Amazon desperately seeks seasonal workers while other retailers hold back
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September isn’t even over, but the retail industry is already preparing for the holiday shopping season. And companies start announcing how many seasonal workers they’re planning to hire about now.
Amazon is looking to add a quarter of a million people. That’s almost 70% more than last year. Target is going to stay steady with 100,000, the same number of hires as last year. And Macy’s is hiring less than it did in 2022. It’s a mixed bag that says something about how retailers are feeling right now.
Amazon is desperate to hire. So much that Ofori Agboka, a company vice president, had one message and one message only during our call:
“We encourage people to go to amazon.com forward slash apply. … Go to amazon.com forward slash apply. … Amazon.com forward slash apply.”
Amazon, which is a “Marketplace” underwriter, has opened 50 new facilities this year. And Agboka said the company expects customers to spend more.
“Black Friday, Small Business Saturday, Cyber Monday. You know, we believe there are going to be higher numbers,” Agboka said.
So far, that puts Amazon on an island, with other major retailers either hiring the same number of seasonal workers as last year or less. And many haven’t made announcements at all, said Andy Challenger at the outplacement firm Challenger, Gray & Christmas.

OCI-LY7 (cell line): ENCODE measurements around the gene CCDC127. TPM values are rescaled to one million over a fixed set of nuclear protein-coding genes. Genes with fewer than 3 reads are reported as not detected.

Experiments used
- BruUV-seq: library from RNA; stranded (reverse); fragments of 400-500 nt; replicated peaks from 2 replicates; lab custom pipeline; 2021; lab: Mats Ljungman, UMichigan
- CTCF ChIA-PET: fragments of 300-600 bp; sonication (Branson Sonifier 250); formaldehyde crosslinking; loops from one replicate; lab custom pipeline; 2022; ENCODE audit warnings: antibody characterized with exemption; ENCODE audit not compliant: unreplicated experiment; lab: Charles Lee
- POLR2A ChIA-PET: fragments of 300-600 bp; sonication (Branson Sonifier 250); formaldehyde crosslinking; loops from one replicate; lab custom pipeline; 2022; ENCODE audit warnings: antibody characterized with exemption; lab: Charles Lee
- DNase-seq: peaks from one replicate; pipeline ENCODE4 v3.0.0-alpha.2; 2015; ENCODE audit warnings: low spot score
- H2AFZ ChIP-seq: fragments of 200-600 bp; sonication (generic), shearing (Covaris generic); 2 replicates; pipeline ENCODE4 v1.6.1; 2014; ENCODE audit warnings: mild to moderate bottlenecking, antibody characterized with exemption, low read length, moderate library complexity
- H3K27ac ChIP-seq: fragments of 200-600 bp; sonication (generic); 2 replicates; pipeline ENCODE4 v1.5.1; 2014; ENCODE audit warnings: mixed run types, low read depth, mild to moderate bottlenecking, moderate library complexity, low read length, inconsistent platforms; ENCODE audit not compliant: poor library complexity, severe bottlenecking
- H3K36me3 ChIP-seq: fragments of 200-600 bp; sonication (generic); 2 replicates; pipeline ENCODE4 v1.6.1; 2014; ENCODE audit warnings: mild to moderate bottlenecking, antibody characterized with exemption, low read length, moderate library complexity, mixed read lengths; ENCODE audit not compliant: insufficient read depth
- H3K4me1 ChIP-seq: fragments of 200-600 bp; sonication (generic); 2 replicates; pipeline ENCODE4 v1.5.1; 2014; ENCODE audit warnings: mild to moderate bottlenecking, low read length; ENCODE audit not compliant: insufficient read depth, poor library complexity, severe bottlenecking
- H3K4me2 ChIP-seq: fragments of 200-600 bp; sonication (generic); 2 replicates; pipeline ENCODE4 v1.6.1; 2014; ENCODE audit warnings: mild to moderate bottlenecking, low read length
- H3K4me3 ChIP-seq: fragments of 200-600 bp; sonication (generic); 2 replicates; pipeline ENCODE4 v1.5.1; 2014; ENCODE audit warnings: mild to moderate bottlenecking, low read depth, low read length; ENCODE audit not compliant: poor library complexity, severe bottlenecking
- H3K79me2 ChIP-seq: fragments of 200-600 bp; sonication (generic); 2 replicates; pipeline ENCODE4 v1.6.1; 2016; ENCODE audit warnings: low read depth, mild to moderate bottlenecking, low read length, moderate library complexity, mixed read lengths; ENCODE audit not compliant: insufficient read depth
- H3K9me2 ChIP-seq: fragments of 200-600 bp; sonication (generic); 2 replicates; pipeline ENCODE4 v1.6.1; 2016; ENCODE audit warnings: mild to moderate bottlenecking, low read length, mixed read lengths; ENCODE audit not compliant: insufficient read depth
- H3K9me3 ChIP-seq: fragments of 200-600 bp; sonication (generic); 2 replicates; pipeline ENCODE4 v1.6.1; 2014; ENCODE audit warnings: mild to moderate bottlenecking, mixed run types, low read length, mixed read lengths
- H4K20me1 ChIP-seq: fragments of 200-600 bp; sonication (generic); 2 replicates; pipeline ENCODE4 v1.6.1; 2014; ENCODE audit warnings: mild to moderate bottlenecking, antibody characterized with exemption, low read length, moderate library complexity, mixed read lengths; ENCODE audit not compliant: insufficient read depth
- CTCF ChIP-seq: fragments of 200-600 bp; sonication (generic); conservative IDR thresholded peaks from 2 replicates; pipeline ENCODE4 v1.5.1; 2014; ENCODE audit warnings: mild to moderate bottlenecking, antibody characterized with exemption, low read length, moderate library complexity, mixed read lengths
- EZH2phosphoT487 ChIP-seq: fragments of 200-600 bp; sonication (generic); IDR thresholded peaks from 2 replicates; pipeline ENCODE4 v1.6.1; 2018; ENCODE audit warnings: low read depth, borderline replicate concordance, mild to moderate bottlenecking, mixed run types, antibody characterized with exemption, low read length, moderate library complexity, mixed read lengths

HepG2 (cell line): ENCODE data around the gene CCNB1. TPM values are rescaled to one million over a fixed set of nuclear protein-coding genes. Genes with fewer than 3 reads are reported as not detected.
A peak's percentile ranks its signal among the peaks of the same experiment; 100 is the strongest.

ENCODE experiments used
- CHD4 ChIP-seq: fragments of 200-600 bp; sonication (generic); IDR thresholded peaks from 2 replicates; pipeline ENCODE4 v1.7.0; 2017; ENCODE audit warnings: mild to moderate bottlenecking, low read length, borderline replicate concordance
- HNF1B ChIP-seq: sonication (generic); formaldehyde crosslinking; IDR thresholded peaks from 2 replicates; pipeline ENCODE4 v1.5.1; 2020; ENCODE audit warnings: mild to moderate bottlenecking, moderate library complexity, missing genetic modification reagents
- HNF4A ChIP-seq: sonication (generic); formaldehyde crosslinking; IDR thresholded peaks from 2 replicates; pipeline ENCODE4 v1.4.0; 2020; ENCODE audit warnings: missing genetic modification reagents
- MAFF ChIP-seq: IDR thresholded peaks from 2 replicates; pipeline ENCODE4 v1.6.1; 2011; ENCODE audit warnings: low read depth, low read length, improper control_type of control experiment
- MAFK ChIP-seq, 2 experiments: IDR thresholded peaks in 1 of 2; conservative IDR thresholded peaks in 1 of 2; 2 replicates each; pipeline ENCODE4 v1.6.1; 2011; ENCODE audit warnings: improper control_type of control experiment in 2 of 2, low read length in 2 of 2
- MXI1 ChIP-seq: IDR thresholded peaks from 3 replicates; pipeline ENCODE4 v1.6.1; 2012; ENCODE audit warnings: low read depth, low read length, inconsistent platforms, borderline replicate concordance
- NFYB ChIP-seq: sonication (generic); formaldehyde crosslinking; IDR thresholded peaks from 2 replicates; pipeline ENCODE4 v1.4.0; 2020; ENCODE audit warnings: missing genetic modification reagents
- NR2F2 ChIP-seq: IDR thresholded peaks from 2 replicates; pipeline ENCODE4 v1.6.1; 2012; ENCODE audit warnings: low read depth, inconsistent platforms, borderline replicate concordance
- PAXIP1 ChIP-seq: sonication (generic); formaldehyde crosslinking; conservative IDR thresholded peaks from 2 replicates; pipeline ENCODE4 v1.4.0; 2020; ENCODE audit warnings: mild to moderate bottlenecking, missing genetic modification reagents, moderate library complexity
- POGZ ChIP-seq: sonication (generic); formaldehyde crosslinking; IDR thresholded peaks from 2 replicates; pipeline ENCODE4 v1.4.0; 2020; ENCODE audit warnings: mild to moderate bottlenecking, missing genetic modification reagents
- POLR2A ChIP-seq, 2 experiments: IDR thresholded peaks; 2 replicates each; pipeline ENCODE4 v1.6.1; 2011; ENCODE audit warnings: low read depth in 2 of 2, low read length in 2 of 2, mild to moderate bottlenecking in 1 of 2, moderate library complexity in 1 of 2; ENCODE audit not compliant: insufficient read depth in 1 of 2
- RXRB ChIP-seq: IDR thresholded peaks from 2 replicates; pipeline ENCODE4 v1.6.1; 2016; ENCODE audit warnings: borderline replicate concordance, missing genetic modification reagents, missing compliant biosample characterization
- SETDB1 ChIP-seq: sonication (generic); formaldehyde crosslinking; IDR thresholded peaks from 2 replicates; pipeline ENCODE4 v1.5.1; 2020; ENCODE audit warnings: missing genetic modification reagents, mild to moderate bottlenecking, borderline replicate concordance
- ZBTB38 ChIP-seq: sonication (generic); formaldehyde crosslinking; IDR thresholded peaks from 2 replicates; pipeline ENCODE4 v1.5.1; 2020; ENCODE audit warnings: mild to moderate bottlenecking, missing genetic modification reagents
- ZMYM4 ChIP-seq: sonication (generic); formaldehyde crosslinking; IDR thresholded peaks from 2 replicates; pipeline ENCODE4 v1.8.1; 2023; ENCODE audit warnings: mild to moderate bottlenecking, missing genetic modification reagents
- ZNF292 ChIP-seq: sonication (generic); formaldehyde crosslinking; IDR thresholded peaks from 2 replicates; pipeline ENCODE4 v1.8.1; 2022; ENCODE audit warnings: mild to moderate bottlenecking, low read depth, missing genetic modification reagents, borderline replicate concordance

“The fact that they have been taking so long to make those announcements could be an indicator that it’s gonna be a slower holiday hiring season,” Challenger said.
Slower because of uncertainty — years of it.
“The first year, if you think about it during the pandemic, we didn’t have inventory, so you were advised to shop early,” said Jessica Ramírez, an analyst at Jane Hali and Associates. “Last year, we had too much inventory, so we were trying to get things out the door. And this year the consumer is likely going to space out their shopping.”
That’s because inflation is straining peoples’ wallets.
Also, Ramírez said retailers are still figuring out how to staff warehouses and stores as consumers switch between shopping in person and online and using curbside pickup.
“I don’t feel it’s as straightforward as it used to be or how we would want it to be,” Ramírez said.
This adds to retailers’ uncertainty, said Jesse Wheeler, an economist at Morning Consult.
“And with wage growth still strong, they will certainly lead them to be maybe more on the cautious side when laying out their hiring plans this season,” Wheeler said.
He said temporary workers can be a bellwether for the economy. And right now? It’s saying, “Sit back. Hold tight. Things are still confusing.”
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